Monday, October 29, 2012

A Vicious Dog and a 357 Magnum: A Tale of Mutual Respect

Mutual respect between staff and volunteers, between staff and chapters: it is a goal for which we constantly strive. At times it can be challenging, frustrating and bewildering. Sometimes there are conflicts and hostile situations. But in all probability, you have never faced a situation involving a vicious dog and a loaded gun (and not just any gun, a 357 Magnum!). Let me tell my tale...

The Vicious Dog

A number of years ago I worked as community organizer in a low-income neighborhood in Des Moines, Iowa. As you might imagine, I encountered a range of emotions during my efforts from welcoming to hostile. One day, however, I knocked on the door of a young woman - her name was Bonnie. I explained my purpose (to help the neighbors organize a community action group). She told me she wasn't interested and asked me to leave.

A few days later, I returned hoping she might change her mind. She answered the door and shook her head. "C'mon in," she said, "I want to show you something." Once inside, she led me to the kitchen and opened the door leading down to the basement. At the bottom of the stairs was an extremely large German shepherd who, after taking one look at me, snarled and charged. Bonnie shut the door just in time to save me from the vicious canine. "My dog and I don't want you around here." 

The Gun

I nodded meekly and made to leave. "Wait!" she said, picking up an oversized purse that was on her kitchen table. From it, she retrieved an unnecessarily large gun. "It's a 357," she declared ominously. "I don't ever want to see you on my street again." I gulped rather loudly and began tiptoeing away. "And yes, it's loaded," she explained.


Mutual Respect!

What I did next might have turned out to the stupidest thing I have ever done (as well as the last). I happened to notice a drawing above the kitchen table in the style of a political cartoon. It portrayed the mayor of Des Moines being kicked in the butt by a woman who looked like Bonnie (the very same Bonnie who was, at that moment, threatening me with a gun). "Is that you in the drawing?" I asked.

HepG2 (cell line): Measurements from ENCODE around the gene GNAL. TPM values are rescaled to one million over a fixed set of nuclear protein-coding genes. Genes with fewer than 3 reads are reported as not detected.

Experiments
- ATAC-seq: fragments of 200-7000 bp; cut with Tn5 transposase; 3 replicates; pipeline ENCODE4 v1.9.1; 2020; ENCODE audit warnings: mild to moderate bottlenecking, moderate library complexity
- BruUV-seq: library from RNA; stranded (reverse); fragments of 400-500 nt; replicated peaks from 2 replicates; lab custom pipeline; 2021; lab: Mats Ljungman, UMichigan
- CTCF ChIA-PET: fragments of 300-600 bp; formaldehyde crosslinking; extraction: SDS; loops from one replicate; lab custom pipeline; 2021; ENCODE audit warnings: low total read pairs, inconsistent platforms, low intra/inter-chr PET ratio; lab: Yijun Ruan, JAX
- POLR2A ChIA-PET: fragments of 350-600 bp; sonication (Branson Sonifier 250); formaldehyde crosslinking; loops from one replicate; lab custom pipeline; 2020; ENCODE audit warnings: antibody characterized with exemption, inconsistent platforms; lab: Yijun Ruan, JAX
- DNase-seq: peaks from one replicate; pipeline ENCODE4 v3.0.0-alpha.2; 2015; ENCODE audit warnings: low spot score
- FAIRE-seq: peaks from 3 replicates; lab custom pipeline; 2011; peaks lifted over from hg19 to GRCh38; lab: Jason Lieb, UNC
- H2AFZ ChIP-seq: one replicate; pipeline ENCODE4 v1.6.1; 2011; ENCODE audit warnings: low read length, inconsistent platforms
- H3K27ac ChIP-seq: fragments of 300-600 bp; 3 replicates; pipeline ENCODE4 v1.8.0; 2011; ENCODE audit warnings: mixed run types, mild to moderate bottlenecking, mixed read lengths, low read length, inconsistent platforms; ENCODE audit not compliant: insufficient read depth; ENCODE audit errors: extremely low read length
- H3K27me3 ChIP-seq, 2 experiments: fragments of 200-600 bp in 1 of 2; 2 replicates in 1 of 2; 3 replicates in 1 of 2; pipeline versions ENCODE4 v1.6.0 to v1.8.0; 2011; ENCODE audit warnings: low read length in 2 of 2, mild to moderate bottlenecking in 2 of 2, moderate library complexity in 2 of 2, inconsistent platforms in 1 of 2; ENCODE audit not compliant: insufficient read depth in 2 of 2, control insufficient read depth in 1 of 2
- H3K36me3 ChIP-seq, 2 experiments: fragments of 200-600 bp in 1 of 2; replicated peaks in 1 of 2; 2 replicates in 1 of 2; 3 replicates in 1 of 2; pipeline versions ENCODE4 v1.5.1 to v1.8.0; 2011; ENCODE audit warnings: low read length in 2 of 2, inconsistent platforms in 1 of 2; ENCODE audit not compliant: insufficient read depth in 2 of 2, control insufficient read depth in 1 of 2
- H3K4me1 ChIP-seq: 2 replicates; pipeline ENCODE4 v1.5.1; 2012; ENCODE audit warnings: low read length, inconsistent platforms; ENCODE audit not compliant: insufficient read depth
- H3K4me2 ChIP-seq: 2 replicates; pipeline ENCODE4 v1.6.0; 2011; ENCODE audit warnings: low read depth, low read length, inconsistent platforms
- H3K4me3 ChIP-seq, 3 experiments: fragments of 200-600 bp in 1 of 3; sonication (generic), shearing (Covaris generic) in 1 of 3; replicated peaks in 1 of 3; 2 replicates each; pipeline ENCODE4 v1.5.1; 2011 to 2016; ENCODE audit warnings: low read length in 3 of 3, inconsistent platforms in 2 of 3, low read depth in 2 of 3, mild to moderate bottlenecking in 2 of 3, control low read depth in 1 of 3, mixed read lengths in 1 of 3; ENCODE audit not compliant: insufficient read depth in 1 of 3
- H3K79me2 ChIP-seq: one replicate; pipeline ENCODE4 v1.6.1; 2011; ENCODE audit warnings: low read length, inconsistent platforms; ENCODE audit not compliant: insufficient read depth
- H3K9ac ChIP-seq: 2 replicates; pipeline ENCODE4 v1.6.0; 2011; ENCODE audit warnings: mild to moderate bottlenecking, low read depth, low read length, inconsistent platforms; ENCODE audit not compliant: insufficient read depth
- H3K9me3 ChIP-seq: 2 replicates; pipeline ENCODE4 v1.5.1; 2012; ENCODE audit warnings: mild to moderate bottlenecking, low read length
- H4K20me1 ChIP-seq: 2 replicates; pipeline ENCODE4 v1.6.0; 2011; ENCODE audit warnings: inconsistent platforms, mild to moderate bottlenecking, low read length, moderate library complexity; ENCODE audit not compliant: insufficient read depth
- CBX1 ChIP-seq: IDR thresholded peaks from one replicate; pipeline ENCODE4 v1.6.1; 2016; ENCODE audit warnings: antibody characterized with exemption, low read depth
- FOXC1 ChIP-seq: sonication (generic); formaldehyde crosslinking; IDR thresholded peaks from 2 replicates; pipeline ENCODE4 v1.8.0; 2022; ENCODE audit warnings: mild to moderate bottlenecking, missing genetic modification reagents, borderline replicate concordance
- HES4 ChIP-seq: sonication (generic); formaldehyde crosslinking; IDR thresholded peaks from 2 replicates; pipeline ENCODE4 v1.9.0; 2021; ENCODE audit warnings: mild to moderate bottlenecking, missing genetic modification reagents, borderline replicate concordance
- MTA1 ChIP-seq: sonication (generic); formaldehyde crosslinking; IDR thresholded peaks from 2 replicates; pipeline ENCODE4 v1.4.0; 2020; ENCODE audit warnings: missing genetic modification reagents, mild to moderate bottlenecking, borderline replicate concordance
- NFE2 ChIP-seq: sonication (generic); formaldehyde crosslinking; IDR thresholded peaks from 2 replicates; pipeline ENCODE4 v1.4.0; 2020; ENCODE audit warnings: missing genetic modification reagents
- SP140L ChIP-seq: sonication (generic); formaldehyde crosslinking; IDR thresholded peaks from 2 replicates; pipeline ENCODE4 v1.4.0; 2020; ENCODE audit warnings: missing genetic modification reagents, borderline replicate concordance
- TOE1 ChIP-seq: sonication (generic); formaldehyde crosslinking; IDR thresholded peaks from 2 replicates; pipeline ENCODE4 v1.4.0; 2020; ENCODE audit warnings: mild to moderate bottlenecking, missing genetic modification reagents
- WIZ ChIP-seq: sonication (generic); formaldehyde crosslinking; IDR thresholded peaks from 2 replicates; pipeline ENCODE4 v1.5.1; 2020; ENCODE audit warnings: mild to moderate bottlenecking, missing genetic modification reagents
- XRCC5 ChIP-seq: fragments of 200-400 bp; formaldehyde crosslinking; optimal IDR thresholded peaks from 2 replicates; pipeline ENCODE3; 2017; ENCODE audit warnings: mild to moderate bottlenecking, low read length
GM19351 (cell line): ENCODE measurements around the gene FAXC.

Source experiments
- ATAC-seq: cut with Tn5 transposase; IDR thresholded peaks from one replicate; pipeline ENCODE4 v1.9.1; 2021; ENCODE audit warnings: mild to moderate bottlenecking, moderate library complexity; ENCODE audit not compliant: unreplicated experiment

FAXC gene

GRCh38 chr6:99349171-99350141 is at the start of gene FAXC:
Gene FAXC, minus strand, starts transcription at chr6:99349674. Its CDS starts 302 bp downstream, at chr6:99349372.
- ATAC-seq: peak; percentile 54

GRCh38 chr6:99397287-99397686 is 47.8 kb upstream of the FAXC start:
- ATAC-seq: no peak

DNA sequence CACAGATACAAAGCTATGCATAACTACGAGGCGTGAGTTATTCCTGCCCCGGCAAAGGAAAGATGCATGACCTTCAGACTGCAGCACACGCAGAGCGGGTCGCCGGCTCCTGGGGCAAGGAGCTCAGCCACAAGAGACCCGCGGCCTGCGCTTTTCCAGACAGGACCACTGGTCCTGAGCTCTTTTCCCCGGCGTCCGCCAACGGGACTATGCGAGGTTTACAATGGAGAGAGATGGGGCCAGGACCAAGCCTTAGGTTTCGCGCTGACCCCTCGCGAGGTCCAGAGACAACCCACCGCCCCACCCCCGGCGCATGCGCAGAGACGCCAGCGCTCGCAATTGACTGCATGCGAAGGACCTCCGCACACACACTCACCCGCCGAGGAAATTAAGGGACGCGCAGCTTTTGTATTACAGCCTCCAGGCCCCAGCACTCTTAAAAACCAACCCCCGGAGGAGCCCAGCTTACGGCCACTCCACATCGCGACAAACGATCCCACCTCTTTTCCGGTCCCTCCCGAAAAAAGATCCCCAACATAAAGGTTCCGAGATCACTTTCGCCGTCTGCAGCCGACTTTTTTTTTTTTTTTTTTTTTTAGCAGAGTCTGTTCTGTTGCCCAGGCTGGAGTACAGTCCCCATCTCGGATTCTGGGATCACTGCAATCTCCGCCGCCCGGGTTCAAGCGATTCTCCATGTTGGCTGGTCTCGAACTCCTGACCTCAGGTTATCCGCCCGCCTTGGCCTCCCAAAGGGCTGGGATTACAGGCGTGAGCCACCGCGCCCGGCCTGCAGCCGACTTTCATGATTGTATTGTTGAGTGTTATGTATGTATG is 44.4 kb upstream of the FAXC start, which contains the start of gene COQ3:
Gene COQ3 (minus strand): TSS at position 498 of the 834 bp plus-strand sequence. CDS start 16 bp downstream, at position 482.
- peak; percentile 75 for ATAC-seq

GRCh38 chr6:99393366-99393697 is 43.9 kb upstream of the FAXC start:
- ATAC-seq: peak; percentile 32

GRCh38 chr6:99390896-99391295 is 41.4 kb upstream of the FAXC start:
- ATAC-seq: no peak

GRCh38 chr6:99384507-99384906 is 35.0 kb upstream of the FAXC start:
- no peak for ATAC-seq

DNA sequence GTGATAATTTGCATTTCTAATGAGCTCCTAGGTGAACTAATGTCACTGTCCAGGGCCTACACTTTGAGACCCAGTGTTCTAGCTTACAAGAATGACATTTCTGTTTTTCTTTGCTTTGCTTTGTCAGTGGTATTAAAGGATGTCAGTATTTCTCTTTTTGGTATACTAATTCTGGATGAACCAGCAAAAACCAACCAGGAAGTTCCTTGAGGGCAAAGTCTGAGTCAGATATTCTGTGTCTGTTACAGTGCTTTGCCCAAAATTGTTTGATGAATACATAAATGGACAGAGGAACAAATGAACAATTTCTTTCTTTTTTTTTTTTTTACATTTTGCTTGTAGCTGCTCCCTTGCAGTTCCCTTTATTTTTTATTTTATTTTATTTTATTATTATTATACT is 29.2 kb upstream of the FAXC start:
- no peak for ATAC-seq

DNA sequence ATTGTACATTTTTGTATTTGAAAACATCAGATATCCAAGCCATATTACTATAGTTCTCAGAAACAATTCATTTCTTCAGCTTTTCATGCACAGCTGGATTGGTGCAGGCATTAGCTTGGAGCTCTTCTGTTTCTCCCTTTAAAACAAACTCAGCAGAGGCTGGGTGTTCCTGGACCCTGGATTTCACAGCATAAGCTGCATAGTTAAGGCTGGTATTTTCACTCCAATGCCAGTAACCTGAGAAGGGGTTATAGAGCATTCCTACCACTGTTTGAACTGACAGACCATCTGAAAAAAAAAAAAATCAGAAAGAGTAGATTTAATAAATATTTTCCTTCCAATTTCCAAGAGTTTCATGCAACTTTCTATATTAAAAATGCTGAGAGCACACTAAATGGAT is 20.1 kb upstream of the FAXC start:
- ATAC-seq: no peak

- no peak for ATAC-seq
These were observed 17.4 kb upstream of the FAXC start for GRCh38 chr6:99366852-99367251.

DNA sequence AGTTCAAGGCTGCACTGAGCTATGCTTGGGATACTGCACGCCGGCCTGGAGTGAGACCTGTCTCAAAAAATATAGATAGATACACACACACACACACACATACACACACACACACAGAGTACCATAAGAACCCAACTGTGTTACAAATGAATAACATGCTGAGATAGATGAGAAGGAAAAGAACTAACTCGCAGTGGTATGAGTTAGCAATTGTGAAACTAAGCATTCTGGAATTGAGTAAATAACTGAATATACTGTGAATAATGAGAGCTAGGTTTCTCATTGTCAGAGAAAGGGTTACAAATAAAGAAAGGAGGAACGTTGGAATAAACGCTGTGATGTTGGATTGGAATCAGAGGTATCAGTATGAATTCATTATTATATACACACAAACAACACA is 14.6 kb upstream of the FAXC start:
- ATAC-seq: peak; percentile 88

"Yes!"  Suddenly her expression changed; she seemed pleased.

"It's quite a good drawing," I observed, "Who's the artist?"

"I drew it," she said proudly.

It turned out Bonnie had a softer side, a side with considerable talent: she was an artist. We began talking and I asked if she had any other cartoons or drawings she might show me. She fetched a folder and for the next half hour, we sat at her kitchen table discussing her drawings, many of which were quite wonderful. I then confessed that I had wanted to be a comic book artist, but lacked the talent. At that point, she patted me on the arm and said encouragingly, "Babe, you can do it; you just gotta practice your drawings."

Can you imagine, in a space of thirty minutes we went from a possible homicide to a shared interest in drawing cartoons and comics? As I got up to leave, Bonnie said, "It's okay for you to come around the neighborhood. Feel free to drop by anytime." We had achieved mutual respect!

This was, granted, an extreme case, but it illustrates that the challenge of building mutual respect between staff and volunteers may not be as daunting as it sometimes seems.

The Bottom-Line: I am committed to helping associations build productive partnerships between their staff, volunteers and chapters. How can I help your association?

In addition, check out:  How's the Partnership with Your Commercial Members?

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